The rostral mesencephalon in Parkinson's disease and Alzheimer's disease

Acta Neuropathol. 1985;68(1):53-8. doi: 10.1007/BF00688956.


The rostal mesencephalon at the level of the posterior commissure was studied by light microscopy in two patients with idiopathic Parkinson's disease, one patient with Alzheimer's disease, and one patient with senile dementia of Alzheimer's type. In the Parkinsonian cases, the rostral part of the nucleus of Edinger Westphal disclosed Lewy bodies in 3% of the neurons, neurofibrillary degeneration in 2% of the neurons, and a 54% neuronal loss. In Alzheimer's disease, 2% of Edinger Westphal neurons contained neurofibrillary degeneration, whereas in senile dementia of Alzheimer's type only rare neurofibrillary degeneration was evident in this nucleus. Neuronal loss was not apparent in the nucleus of Edinger Westphal in either of the Alzheimer's cases. The pathologic changes observed in this presumably cholinergic nucleus resemble in some respects changes reported in the cholinergic centers of the basal forebrain in these diseases. In addition, the central gray matter and pretectal region in Parkinson's disease contained a patchy increase in astroglia, some with scant reactive cell bodies; however, Lewy bodies were limited to that part of the central gray matter corresponding to the nucleus of Darkschewitsch. A few neurofibrillary tangles were present in the nucleus of Darkschewitsch in both diseases.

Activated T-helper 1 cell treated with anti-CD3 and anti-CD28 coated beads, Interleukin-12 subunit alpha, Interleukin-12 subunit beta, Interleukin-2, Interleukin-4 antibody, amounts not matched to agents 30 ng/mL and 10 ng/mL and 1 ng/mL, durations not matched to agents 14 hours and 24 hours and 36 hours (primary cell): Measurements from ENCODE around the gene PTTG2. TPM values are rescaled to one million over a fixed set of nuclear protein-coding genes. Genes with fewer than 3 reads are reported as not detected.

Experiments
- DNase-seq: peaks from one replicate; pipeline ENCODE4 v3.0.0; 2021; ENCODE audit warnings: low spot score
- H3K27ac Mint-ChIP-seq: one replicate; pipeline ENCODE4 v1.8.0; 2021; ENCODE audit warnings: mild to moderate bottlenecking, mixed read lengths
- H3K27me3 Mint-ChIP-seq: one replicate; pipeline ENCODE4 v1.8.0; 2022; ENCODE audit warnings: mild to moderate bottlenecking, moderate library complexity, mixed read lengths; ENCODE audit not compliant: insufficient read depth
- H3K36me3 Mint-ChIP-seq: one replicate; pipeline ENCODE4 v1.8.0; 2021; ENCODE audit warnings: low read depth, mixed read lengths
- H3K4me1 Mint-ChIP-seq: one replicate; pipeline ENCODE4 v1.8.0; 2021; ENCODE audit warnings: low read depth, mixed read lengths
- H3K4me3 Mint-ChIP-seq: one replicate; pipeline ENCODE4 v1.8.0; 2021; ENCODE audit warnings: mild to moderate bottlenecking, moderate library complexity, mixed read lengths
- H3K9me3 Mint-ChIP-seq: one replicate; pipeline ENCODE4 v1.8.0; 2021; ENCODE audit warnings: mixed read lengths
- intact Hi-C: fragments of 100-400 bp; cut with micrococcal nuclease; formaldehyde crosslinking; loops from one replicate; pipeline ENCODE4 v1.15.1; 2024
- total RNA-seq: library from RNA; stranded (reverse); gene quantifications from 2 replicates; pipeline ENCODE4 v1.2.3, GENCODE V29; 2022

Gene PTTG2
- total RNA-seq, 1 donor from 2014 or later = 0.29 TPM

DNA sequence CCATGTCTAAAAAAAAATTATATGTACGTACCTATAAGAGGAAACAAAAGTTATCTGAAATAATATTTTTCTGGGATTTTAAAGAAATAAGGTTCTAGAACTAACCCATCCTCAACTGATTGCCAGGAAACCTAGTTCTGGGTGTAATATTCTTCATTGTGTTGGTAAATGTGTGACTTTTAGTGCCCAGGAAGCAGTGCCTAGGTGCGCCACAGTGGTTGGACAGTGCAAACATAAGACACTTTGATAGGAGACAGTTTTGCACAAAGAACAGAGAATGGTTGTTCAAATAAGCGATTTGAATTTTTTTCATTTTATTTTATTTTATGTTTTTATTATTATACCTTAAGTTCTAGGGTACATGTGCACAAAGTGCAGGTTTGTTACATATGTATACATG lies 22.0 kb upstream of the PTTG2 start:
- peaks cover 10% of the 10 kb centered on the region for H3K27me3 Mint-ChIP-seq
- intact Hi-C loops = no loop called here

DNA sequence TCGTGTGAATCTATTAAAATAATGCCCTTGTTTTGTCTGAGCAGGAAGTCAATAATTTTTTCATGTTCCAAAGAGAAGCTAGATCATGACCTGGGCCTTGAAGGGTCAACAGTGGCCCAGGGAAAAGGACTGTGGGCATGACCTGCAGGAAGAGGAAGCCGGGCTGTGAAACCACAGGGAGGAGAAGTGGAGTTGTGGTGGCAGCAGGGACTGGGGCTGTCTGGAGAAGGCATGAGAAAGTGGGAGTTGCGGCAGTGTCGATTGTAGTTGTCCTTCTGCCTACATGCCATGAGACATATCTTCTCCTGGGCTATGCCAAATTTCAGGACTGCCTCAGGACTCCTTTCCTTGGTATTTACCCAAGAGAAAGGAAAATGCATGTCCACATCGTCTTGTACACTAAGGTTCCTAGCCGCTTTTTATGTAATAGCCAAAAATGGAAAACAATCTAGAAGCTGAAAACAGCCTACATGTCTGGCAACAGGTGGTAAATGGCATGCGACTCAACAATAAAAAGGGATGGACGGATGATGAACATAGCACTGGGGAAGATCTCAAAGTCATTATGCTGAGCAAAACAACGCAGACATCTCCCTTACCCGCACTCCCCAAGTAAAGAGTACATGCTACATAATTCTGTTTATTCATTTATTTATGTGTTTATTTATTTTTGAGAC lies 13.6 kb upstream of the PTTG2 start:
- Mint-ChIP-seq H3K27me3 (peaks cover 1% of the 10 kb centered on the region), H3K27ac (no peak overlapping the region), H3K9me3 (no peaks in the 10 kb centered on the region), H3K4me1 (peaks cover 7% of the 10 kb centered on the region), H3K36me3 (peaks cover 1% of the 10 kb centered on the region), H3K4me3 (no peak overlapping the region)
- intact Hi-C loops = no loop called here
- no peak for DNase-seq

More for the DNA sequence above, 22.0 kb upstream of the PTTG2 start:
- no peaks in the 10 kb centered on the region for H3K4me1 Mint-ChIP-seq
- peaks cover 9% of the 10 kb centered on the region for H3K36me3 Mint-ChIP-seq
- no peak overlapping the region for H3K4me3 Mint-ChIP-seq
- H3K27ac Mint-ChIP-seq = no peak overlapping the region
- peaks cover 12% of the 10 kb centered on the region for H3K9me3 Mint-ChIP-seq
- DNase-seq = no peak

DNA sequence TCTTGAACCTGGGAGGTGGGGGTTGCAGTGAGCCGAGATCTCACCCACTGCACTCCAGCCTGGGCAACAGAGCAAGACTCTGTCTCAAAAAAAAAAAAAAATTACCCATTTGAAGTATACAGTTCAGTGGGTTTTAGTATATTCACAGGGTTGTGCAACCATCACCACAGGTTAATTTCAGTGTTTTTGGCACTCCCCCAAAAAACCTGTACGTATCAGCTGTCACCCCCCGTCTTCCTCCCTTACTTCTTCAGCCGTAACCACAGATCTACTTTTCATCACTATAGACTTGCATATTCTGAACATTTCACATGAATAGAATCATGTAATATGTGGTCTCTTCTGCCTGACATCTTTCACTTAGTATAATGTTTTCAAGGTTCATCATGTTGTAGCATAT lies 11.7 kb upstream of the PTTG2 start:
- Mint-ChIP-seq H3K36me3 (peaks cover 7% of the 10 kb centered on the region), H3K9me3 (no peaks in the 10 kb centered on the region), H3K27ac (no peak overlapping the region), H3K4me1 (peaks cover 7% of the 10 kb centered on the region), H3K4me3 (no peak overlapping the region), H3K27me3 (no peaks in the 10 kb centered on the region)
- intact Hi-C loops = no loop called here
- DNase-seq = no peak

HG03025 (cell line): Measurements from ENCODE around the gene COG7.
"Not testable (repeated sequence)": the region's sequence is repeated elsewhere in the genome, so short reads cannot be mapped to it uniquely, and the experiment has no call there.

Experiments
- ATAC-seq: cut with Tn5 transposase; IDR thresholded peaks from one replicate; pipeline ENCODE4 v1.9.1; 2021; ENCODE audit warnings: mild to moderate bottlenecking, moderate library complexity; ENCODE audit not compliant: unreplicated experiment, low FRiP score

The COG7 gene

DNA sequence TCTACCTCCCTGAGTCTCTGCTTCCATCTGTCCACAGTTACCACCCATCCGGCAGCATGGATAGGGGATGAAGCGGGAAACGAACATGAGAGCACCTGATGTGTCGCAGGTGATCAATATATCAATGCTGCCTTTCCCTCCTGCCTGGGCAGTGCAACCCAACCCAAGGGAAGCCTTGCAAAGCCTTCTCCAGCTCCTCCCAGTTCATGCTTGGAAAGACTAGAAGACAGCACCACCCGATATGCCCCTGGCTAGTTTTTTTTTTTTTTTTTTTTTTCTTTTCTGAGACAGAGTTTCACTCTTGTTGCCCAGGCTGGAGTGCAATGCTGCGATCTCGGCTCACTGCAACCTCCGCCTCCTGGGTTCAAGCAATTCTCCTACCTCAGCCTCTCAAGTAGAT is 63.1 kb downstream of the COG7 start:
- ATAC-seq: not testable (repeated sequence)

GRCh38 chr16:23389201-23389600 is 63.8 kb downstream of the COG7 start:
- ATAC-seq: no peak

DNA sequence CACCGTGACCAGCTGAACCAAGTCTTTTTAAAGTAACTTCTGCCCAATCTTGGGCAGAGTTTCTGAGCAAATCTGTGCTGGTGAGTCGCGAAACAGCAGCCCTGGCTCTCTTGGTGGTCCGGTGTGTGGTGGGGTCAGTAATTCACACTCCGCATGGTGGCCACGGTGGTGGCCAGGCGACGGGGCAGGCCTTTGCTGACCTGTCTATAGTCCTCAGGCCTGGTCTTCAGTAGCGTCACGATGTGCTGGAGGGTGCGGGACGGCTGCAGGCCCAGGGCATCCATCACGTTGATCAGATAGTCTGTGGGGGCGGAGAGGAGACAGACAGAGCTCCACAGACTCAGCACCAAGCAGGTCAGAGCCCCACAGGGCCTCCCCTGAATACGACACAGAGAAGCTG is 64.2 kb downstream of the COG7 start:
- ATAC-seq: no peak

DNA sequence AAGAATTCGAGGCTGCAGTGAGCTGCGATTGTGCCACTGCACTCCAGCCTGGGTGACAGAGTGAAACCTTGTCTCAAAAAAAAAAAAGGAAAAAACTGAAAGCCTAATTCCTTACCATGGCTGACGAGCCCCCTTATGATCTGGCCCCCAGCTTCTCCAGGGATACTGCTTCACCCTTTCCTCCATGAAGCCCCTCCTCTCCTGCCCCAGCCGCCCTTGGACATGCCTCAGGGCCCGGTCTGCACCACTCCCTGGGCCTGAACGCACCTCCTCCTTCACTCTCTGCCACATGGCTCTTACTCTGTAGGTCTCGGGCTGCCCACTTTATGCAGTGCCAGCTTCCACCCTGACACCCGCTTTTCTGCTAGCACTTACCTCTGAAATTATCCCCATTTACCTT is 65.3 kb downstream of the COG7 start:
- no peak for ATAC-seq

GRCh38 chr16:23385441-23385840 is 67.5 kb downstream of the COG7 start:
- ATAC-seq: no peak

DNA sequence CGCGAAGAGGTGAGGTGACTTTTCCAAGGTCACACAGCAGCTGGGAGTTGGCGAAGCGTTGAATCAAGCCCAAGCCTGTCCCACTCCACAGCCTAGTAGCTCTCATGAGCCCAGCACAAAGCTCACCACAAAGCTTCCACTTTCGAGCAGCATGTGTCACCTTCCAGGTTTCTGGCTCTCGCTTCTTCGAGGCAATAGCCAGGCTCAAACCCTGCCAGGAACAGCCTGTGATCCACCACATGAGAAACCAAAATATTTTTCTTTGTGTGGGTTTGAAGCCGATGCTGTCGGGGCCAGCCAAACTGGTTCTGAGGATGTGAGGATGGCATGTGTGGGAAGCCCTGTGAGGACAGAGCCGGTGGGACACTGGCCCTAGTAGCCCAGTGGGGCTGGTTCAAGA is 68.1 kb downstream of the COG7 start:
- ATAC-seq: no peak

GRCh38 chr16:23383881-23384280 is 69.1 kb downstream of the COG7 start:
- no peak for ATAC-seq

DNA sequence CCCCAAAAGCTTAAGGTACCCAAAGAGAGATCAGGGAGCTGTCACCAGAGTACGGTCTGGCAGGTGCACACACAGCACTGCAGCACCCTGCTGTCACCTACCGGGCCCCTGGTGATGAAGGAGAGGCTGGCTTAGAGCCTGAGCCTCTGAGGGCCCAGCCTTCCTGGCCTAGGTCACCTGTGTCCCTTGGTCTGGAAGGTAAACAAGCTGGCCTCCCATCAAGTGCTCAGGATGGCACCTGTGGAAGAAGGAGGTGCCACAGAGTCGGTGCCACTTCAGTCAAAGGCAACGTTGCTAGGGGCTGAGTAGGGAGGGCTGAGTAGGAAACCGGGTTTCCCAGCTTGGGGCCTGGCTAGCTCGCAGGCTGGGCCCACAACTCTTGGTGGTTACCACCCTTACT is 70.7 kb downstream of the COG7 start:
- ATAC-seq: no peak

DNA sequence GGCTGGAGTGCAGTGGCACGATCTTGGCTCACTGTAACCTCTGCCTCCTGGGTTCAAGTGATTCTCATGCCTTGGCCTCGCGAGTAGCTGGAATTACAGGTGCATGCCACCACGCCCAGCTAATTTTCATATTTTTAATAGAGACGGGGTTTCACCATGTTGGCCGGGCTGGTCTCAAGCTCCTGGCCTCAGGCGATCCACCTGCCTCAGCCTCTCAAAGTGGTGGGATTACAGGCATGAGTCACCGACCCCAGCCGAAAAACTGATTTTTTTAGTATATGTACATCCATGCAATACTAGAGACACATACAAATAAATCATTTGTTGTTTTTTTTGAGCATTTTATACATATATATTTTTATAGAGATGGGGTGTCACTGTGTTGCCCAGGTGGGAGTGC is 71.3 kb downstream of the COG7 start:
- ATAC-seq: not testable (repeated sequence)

Publication types

  • Case Reports
  • Comparative Study

MeSH terms

  • Adult
  • Aged
  • Alzheimer Disease / pathology*
  • Female
  • Gliosis
  • Humans
  • Inclusion Bodies / ultrastructure
  • Mesencephalon / pathology*
  • Neurofibrils / ultrastructure
  • Oculomotor Nerve / pathology
  • Parkinson Disease / pathology*
  • Reticular Formation / pathology
  • Superior Colliculi / pathology
  • Tegmentum Mesencephali / pathology